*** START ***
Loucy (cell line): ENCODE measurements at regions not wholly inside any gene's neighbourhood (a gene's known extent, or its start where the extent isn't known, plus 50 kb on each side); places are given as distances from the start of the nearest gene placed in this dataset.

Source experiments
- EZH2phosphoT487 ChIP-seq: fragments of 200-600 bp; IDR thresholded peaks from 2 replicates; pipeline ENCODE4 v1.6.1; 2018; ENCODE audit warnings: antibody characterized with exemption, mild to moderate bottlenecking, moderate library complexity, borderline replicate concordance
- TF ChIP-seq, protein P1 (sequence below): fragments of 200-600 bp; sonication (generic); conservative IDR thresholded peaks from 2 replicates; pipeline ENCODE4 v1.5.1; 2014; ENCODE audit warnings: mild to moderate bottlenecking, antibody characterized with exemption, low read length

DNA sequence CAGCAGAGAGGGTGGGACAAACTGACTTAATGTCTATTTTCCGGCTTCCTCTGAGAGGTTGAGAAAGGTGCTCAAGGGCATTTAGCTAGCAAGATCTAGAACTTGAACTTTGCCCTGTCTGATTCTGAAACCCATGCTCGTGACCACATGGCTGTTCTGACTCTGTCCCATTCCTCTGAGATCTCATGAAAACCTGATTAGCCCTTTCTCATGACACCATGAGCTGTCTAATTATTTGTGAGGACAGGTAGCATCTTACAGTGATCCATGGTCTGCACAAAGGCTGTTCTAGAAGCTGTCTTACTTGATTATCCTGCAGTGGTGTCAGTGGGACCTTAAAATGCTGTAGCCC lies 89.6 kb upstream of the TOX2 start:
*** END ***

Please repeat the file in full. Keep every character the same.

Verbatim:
Loucy (cell line): ENCODE measurements at regions not wholly inside any gene's neighbourhood (a gene's known extent, or its start where the extent isn't known, plus 50 kb on each side); places are given as distances from the start of the nearest gene placed in this dataset.

Source experiments
- EZH2phosphoT487 ChIP-seq: fragments of 200-600 bp; IDR thresholded peaks from 2 replicates; pipeline ENCODE4 v1.6.1; 2018; ENCODE audit warnings: antibody characterized with exemption, mild to moderate bottlenecking, moderate library complexity, borderline replicate concordance
- TF ChIP-seq, protein P1 (sequence below): fragments of 200-600 bp; sonication (generic); conservative IDR thresholded peaks from 2 replicates; pipeline ENCODE4 v1.5.1; 2014; ENCODE audit warnings: mild to moderate bottlenecking, antibody characterized with exemption, low read length

DNA sequence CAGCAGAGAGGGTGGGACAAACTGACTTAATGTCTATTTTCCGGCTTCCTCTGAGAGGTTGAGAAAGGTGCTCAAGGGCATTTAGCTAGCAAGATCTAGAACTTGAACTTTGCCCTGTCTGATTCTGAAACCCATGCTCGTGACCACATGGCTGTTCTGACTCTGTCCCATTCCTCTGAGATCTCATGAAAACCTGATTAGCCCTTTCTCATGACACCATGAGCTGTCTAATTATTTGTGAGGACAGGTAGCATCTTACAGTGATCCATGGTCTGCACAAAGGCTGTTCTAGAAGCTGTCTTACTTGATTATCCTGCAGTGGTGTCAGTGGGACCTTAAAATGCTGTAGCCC lies 89.6 kb upstream of the TOX2 start: